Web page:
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October 2021

Aerial Archaeology Mapping Explorer
If you are into researching your local landscape and its history there’s a new tool from Historic England that might help you on your way. The Aerial Archaeology Mapping Explorer is an online tool that displays archaeology that has been identified, mapped and recorded using aerial photographs and other aerial sources across England.

The results of over 30 years of aerial photograph mapping projects are now freely available in a very user-friendly way. You can use it to explore heritage from ancient settlements to secret Cold War military installations, or to see the complex archaeological landscapes surrounding Hadrian’s Wall, Stonehenge and many other ancient sites. Newer sources of information include LIDAR, which maps detailed variations in the surface of the ground using lasers. This data has been used, for instance, to rediscover the routes of Roman roads (one long lost route was found close to us in Cumbria).

The tool doesn’t yet cover the whole country. When you first open it up the areas that have been completed are shown in red. Zoom in and detailed items, such as ancient field systems, appear. Click on any item and details about it are displayed. It is hoped that the project areas will grow reasonably rapidly, but there’s clearly a lot of work involved. Check to see if there are project areas near you on the Historic England website.

Walkingworld app update
New versions of the app have been released for both Android and Apple. To check that you have the new update go to Settings in the app and look at the bottom for the version number. It should be 2.0 or above. This is important as Ordnance Survey has updated its placename and postcode search function, so if you have an older version those searches simply won't work.

The new version also allows you to pick the map type for a walk as you download it. The usual choice is likely to be OS Leisure, with or without extra zoom. This gives you the walk on OS Landranger and Explorer mapping. The 'Overview' option is really for those using another mapping application to follow their walks, as it means no detailed mapping is offered in the Walkingworld app. Finally the 'Street map' option is best for urban or town centre walks. The mapping is still provided by Ordnance Survey, but it has more detail for the built environment, such as street names.

If you have an Apple device you can now choose between a monthly subscription at £2.49 a month or the normal annual subscription through the website. Clearly the monthly subscription, while convenient, will prove more expensive over a whole year. However it might suit you if you only download Walkingworld walks occasionally. Please note that Apple in-app subscriptions renew automatically, so if you do decide to swap from the monthly to annual subscription you must remember to cancel it. You can do this on your device by going to Settings, then look in your account under Subscriptions.

Advice from Mad about Mountains – choosing a waterproof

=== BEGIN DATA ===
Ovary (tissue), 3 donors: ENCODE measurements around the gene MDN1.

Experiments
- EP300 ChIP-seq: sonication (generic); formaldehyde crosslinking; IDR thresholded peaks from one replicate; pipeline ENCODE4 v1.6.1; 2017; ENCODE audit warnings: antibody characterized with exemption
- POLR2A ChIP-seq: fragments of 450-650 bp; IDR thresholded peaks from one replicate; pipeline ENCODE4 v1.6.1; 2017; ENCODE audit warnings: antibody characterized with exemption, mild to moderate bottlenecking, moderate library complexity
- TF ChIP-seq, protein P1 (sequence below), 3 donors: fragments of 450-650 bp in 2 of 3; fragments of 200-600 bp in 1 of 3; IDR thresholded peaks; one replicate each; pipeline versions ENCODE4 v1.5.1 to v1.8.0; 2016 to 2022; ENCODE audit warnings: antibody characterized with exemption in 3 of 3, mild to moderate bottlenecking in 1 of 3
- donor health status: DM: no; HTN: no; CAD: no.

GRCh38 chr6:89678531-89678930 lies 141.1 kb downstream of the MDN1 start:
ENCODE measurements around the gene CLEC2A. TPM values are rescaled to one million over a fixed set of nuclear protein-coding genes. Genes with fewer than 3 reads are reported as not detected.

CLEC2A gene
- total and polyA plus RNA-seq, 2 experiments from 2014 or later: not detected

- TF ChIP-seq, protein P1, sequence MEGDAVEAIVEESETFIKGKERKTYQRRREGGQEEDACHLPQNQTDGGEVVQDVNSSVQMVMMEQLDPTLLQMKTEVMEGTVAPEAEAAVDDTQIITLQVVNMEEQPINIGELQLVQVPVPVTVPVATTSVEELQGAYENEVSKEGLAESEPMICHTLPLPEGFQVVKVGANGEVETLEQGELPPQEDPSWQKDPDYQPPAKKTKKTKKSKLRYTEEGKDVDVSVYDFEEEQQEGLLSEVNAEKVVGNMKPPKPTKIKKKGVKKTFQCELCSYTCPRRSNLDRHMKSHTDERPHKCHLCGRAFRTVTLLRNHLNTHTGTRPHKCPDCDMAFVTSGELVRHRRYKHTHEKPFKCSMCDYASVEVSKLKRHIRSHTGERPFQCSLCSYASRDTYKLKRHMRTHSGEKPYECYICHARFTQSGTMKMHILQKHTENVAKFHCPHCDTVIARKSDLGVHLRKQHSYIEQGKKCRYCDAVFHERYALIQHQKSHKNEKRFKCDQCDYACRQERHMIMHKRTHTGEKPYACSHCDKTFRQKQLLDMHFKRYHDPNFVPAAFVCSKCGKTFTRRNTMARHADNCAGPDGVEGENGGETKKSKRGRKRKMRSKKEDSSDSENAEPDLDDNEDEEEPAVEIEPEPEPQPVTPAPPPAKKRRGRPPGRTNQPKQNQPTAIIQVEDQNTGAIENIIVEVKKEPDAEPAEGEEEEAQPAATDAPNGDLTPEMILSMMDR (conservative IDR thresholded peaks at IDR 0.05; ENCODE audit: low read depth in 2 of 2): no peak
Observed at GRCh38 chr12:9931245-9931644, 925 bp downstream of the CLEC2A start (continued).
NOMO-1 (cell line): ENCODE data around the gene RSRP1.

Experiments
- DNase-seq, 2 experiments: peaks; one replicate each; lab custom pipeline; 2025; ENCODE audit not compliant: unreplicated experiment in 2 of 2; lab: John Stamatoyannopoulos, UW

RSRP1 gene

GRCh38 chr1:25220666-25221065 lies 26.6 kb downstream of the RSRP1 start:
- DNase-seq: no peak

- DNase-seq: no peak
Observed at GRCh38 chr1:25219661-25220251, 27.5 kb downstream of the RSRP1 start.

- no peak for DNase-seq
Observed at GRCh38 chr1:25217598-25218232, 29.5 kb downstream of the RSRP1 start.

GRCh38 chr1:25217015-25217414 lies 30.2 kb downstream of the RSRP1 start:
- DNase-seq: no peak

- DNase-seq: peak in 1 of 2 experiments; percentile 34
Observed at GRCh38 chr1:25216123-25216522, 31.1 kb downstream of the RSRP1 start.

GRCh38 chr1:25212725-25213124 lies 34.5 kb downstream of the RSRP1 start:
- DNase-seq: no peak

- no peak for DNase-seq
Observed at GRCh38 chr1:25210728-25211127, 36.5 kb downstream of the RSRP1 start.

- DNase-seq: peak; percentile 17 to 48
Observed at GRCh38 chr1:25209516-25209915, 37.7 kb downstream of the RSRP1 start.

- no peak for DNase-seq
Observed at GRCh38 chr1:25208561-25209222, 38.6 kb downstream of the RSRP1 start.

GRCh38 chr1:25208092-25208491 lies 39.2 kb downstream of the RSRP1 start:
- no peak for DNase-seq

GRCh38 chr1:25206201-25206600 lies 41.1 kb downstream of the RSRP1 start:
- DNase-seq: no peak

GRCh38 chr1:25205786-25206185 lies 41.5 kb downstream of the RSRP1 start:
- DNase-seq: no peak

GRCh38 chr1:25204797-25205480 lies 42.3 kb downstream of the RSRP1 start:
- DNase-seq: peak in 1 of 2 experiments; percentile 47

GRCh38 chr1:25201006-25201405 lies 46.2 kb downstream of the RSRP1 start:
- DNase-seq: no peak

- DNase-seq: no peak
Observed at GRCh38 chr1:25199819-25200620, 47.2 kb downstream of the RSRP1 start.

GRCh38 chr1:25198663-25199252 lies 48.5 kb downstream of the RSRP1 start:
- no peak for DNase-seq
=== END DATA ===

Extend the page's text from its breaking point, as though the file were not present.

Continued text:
What do you need from your waterproofs? This might seem an obvious question; you just want to ‘keep dry'. But not all waterproofs are equal. Although most will keep water out, a good waterproof will be breathable as well, to stop a build-up of vapour as you warm up and sweat. To achieve this most waterproofs are constructed in layers - the face fabric, then a membrane and sometimes more inner fabrics. The best known membrane is Goretex. However many brands now use their own membranes.

Breathability is measured in g/m2/24 hrs, the moisture that can escape from the fabric in that time. As well as the material breathability will be affected by what you wear under or over the item. If you’re doing high intensity exercise then breathability is your main priority. But if your main activity is steady hill or country walking then durability may be a more important concern and you would also want to look at the HH (hydrostatic head) measurement. This is the measure of the amount of water pressure the fabric can take on the outside before the rain gets in.

As well as breathability and HH, other factors to consider involve the fit and these will vary depending on your shape and activity. Sleeves, waist, trouser bottoms and length all affect each person differently. Does the hood need to accommodate a helmet or be tight to your head? Would you prefer the zips to be hydro sealed or have a storm baffle to keep water out? We would recommend looking at all these features with some care before making your choice.

To view the Mad about Mountains range visit Feel free to contact us via the website if you have questions.

St Boniface Way launches
The St Boniface Way has just been launched, the fourth new pilgrimage route in the county to launch this year, part of the Church of England’s Devon Pilgrim project we mentioned in our July newsletter. The route follows in the footsteps of St Boniface, Devon’s patron saint, and goes from Crediton parish church to Exeter Cathedral. There's a short video to give some background to the route and flavour of the countryside and the churches.